2b AHEAD PRIZE Against Violence and War
2b AHEAD PRIZE Against Violence and War challenges Teams from around the world to help to make this world a safer place and reduce or eradicate violence and war.
Teams are encouraged to employ technology such as internet technology, social networks, social media, artificial intelligence, bio technology or internet of things in order to reduce physical violence and warfare either globally or in a specific conflict.
The goal is to demonstrate quantifiably how physical violence occuring in war, organized crime, street violence, gang violence, ethnic or religiously motivated conflicts are reduced by the technology developed.
Competition information you find here.
SOCIAL NETWORKS AND SIX DEGREES OF SEPARATION
Is it possible to prevent violence by the use of Social Networks and six-degrees of separation theory? In the 1960s, the notion “Small World Problem” was used by scientists like Michael Gurevich and Manfred Kochen in order to describe the increasing connectedness of the modernizing world. Several studies, such as Stanley Milgram's small world experiment, have been conducted to measure this connectedness empirically. The phrase "six degrees of separation", although possibly even an urban scientific myth, is often used as a synonym for the idea of the "small world" phenomenon made famous by Stanley Milgram’s article and his 1967 set of experiments, indicating that you may be connected via six degrees of separation to most other people. We encourage teams worldwide to explore how this phenomenon can be used to prevent violence and war. We speculate that in any armed conflict, there may be a six (or lesser) degree of separation between the opponents. And we assume that today’s technology should give us the means to reduce violence and end armed conflicts by employing social networks. Paired with the creativity of modern internet-age entrepreneurs, contemporary representations of social relationships, such as Facebook, LinkedIn, or Xing should give us the chance to prevent or reduce violence and war.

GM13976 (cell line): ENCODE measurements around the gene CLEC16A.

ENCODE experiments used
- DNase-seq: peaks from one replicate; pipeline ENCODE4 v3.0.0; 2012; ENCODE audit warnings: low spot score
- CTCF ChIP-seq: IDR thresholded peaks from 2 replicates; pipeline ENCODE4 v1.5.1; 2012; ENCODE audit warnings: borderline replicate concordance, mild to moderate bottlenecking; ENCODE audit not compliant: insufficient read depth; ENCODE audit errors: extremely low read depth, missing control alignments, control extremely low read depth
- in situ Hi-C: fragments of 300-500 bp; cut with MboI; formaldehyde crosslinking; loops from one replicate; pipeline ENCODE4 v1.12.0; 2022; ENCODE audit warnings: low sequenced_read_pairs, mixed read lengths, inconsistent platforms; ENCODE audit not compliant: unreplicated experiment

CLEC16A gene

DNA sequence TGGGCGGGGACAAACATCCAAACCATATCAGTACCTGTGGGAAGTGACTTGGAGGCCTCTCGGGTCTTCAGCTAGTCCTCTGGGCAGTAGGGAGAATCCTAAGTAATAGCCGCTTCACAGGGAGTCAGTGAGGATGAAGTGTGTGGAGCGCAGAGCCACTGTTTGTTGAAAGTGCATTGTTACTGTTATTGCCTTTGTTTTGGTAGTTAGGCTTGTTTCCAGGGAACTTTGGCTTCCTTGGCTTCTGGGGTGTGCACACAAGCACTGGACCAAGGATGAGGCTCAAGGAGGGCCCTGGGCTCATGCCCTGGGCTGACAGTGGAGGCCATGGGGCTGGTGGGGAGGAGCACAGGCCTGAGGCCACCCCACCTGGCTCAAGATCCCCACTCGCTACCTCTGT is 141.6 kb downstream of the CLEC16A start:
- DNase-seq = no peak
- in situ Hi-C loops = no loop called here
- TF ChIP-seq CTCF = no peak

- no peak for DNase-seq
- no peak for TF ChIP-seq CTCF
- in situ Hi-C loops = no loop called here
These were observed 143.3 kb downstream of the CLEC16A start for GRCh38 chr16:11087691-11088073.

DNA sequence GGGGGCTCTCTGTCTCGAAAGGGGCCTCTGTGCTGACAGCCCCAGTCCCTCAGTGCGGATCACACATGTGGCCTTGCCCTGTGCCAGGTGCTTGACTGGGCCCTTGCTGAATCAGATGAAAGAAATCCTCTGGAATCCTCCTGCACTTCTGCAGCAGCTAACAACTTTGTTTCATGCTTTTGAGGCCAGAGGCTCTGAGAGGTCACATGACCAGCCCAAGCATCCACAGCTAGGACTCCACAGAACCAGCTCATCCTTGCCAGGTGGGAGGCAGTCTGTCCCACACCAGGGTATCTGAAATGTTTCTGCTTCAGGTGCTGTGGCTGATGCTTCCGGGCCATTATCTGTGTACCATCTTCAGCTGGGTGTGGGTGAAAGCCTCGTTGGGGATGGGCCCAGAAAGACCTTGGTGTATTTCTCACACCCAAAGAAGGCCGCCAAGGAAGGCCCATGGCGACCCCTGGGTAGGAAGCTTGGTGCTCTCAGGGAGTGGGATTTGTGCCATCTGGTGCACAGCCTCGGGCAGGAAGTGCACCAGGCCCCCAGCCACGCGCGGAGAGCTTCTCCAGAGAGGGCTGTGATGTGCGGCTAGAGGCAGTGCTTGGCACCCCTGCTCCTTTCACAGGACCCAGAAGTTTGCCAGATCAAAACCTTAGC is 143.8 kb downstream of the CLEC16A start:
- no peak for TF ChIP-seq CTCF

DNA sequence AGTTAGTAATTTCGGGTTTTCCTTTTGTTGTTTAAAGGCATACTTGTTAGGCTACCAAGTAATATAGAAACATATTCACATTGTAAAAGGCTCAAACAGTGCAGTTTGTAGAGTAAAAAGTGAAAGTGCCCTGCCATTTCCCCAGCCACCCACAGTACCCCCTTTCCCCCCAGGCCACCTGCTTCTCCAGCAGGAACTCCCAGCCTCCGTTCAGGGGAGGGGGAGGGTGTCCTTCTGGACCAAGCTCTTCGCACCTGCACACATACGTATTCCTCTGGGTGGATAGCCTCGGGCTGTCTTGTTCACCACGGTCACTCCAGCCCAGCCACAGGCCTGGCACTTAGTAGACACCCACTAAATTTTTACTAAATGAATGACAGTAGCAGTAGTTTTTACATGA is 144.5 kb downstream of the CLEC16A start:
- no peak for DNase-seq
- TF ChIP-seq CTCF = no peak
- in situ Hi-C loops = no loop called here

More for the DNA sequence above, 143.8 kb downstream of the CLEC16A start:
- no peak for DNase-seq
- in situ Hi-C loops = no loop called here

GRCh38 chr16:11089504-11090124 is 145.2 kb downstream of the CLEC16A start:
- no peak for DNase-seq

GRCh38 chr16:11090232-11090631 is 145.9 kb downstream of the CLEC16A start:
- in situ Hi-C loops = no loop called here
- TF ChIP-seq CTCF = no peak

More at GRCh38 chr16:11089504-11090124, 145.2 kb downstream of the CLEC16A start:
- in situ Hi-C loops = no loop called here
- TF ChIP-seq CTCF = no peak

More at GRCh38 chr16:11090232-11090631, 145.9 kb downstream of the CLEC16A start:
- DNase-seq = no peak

ARTIFICIAL INTELLIGENCE AND BIOTECHNOLOGY
Today’s Artificial Intelligence (AI) technology clusters and organizes information very fast, e.g. allowing us to recognize faces from photographs or videos at amazing speed. We speculate that this could be combined with systems to understand emotions from facial display (like the Facial Activity Coding System) that have been researched in psychology since the late 1970’s in order to prevent physical violence. Biotechnology and genome decoding has made strong advances, allowing us to even understand if we have common genes and ancestries with someone we may see as an opponent in a violent conflict. We encourage teams worldwide to explore how these technology advances can be used to prevent violence and war
INTERNET OF THINGS TECHNOLOGIES
We are moving towards a world in which most things will be connected. This will mean that any weapon, e.g. a handgun or knife, may be a connected device, too. Maybe weapons will not only be connected, but also contain decision logics and ethics. Or a handgun fired may simply automatically call the police. We encourage teams to employ and combine such modern technologies in order to prevent physical violence and make our world a better place.